The next era of connectivity (known as 5G) has tremendous potential to re-energise South Africa’s flagging economy and return us to a leadership position on the African continent.
The 5G dream is one where ubiquitous, high-speed networks deliver digital services to millions of citizens at low-cost, supporting everything from self-driving cars to remote medical surgery, new immersive virtual realities, drone deliveries, AI robots, intelligent agriculture, connected cities, smart logistics and more.
“Surveys show that Internet penetration has a direct effect on a country’s economic fortunes,” begins Comsol CEO Iain Stevenson.
“Access to the Internet means access to new learning opportunities, new business opportunities, new technology, software and innovation, and new markets.”
Stevenson points to a groundbreaking research paper released last year: The Internet as Quantitative Social Science Platform: Insights from a Trillion Observations*, which found a strong correlation between national connectivity levels and economic productivity.
“The paper showed that South Africa ranks low on the index. This leads us to think that connectivity could be one of the most powerful levels with which to spark increased economic output, higher employment and more innovation,” he notes.
5G represents the fifth major evolution in the way mobile networks are designed. The first generation was basic voice services, while the second (Edge) provided very basic mobile browsing services. The third (3G) accelerated the speed of mobile services; and the fourth (LTE) brought us to where we are today.
“While each generation has represented an important step in the journey, these advancements could best be described as incremental,” notes Stevenson. “Transitioning to 5G is, by contrast, an exponential step, unleashing speeds more than 100 times faster than 4G.”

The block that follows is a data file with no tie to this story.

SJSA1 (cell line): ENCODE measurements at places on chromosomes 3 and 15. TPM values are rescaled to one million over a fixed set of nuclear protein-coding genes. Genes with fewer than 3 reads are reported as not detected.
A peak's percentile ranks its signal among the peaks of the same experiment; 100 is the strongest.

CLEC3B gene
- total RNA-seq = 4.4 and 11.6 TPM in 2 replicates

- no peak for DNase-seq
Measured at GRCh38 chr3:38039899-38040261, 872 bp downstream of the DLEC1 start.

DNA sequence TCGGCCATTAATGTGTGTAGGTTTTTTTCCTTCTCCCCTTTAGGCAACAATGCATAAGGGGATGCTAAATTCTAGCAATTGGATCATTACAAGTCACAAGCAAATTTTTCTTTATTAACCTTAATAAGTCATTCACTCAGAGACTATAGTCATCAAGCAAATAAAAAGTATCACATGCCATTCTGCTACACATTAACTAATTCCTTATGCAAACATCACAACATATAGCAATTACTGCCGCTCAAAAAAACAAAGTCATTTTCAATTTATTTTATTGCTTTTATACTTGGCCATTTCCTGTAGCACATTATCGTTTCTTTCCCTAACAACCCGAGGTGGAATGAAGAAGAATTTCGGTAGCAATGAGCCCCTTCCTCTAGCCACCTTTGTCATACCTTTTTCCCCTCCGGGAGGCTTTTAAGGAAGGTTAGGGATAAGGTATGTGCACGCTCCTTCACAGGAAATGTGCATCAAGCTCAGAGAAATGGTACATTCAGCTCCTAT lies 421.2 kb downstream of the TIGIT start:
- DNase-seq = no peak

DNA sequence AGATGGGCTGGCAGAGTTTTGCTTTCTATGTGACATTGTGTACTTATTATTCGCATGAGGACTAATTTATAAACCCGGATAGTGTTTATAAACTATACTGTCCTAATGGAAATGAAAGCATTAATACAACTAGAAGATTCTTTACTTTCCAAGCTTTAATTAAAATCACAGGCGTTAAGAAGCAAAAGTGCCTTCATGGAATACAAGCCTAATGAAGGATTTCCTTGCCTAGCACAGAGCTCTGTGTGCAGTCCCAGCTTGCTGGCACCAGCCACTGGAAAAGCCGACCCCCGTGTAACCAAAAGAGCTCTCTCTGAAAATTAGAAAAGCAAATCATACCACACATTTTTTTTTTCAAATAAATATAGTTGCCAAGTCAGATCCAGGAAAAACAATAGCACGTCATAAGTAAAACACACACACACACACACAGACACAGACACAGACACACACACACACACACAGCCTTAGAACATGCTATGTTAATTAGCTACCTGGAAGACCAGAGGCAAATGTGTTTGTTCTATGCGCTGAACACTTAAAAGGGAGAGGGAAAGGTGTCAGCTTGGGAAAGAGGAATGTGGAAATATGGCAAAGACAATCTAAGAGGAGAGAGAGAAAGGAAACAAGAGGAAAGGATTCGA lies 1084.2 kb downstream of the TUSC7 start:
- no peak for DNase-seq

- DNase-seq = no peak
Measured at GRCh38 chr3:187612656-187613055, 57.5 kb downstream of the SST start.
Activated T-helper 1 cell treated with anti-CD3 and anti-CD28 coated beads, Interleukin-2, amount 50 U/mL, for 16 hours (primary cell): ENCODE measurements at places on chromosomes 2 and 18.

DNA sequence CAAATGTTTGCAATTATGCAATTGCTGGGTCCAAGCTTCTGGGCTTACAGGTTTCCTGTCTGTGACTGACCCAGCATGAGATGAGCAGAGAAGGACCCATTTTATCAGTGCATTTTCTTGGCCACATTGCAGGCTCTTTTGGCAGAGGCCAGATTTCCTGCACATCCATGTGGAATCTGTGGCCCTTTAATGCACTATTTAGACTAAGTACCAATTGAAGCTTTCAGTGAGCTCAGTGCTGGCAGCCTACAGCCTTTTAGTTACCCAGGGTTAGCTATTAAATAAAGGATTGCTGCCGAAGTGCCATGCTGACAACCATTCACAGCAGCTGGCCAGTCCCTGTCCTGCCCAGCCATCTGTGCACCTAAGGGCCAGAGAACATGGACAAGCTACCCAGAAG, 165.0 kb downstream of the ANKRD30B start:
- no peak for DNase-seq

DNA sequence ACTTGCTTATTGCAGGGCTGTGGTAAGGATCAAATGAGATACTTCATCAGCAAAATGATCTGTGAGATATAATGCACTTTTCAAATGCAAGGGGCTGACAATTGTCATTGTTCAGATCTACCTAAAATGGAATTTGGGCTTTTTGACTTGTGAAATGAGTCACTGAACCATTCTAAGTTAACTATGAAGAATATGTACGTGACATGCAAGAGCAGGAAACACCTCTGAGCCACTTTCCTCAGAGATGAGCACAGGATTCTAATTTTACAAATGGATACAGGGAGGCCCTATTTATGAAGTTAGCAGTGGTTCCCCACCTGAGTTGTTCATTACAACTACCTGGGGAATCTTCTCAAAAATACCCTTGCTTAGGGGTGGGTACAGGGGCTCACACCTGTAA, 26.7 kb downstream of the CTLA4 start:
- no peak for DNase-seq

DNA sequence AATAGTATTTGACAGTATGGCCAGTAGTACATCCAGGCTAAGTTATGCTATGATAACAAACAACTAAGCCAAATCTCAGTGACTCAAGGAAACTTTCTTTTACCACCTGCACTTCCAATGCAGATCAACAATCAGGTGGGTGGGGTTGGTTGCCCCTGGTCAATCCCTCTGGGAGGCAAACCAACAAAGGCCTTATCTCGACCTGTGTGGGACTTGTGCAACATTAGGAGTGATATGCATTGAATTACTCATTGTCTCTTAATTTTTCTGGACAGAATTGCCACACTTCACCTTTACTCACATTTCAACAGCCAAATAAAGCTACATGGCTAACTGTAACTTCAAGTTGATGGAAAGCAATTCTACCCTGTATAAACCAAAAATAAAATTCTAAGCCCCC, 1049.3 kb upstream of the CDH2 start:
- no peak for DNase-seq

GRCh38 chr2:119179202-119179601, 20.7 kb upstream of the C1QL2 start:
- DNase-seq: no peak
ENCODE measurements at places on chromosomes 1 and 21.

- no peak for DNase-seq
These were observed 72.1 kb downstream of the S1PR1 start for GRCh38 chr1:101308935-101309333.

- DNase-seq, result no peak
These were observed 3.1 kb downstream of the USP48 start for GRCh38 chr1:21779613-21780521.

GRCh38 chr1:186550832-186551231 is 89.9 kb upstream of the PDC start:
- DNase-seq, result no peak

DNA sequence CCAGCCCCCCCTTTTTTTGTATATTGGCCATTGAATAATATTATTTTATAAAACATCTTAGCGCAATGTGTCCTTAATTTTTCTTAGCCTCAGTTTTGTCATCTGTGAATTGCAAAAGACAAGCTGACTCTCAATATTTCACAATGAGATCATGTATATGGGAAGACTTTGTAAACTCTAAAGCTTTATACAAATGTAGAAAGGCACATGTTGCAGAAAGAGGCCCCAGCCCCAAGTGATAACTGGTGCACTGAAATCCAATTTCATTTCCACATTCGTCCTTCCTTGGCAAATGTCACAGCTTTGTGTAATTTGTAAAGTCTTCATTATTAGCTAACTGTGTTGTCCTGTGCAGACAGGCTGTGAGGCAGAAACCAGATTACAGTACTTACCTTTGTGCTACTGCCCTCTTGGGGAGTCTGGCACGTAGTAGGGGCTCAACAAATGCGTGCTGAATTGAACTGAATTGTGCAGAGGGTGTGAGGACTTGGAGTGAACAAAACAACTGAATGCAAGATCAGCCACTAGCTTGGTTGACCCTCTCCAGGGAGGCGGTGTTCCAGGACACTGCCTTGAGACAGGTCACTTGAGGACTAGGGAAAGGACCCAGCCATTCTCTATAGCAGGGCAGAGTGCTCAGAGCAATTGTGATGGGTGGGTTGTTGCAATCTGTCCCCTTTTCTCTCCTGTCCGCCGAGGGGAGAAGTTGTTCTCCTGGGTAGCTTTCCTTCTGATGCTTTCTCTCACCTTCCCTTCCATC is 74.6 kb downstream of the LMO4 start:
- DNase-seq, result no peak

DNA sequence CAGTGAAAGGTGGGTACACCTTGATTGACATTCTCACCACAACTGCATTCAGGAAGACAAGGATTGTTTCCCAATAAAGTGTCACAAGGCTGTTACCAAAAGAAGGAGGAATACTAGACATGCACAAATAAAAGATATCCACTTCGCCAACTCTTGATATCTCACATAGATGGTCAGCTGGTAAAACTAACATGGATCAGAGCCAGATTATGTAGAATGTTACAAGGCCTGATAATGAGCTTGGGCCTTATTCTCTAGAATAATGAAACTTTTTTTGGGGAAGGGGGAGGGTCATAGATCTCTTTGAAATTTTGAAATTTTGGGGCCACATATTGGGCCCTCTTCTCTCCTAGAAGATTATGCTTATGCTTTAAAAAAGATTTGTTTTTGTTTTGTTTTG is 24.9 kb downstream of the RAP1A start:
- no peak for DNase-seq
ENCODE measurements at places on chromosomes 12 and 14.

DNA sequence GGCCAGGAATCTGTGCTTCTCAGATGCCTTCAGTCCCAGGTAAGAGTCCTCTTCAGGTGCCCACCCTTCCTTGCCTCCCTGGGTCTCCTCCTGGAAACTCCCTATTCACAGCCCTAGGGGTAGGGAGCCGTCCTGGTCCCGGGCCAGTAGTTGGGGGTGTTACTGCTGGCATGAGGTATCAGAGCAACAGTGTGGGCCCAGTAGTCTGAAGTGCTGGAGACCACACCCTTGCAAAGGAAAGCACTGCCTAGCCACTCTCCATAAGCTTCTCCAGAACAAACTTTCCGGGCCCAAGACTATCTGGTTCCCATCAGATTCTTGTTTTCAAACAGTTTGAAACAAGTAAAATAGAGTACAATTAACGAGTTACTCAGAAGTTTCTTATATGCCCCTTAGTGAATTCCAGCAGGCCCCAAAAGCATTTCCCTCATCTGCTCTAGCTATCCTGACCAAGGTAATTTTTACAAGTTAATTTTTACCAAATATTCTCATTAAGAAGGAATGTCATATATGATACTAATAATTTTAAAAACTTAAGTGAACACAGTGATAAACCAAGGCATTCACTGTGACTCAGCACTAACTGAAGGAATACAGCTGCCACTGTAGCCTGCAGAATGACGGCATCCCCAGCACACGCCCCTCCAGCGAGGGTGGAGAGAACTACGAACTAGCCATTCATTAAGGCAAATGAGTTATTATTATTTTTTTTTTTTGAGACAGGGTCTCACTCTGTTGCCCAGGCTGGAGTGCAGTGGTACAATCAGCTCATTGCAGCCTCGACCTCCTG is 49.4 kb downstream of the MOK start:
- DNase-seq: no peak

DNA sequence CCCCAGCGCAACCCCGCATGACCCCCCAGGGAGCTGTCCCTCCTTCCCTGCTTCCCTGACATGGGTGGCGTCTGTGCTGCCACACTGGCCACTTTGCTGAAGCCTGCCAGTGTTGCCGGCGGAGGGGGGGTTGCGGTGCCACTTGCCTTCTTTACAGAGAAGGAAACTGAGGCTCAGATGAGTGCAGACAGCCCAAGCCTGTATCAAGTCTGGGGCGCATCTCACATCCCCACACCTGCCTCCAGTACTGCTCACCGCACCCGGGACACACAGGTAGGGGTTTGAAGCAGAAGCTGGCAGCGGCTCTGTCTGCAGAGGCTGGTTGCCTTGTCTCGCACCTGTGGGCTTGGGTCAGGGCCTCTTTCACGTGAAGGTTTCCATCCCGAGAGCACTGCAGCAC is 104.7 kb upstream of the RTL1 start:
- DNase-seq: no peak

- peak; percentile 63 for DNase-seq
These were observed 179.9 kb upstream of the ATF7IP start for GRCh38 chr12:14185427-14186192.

But it’s not just about the pure uplink and downlink speeds. The way that 5G networks are designed means that far more people can be connected in any given area, and that handovers between base stations becomes more seamless. 5G vastly enhances other important performance benchmarks, like latency, packet loss and jitter.
“All of this is essential for businesses that are using advanced neural networks to crunch through massive volumes of data, or local governments co-ordinating the infrastructure of an entire city, or you and I sitting behind the wheel of a self-driving car.”
SA’s trailblazing 5G pilots
So, just when will 5G arrive?
While the International Telecommunications Union is expected to only ratify the standards about 18 months from now, many forward-looking telecoms players are already kicking off trials using various technologies and network designs.
“While we wait for consensus on the standards, there are some incredible 5G pilots happening across the world,” explains Stevenson.
Following a global tour to see many of these trials first-hand, Comsol announced earlier this year that it’s signed an agreement with global heavyweights Verizon and Samsung to build a 5G pilot network right here in Soweto.
“We chose the celebrated street of Vilakazi Street, the family home of two Nobel Peace Prize winners, to once again show the world just what South Africa is capable of,” he beams. “Vilakazi Street is symbolic of progress and the potential of our people, so there’s no better place to light-up with South Africa’s very first 5G network.”
Stevenson believes 5G will come to dominate local technology discussions over the next couple of years, as Comsol’s pilot (and others that are kicking off locally) reveal the potential of the technology as our journey takes us into the fourth industrial revolution.
In fact, speaking at the recent BRICS Summit in Johannesburg, SA President Cyril Ramaphosa underscored the importance of SA taking a leadership role in the new technological era, telling ITWeb that “we should not allow technology to shape our societies. We must instead ensure the needs of our societies shape the technologies that we develop.
“We must ensure that mastery of the fourth industrial revolution does not become the exclusive preserve of just a handful of countries. We must promote inclusivity, diversity and co-operation.”
As local industry players come together to establish the 5G landscape, these sentiments will be crucial to success, concludes Stevenson.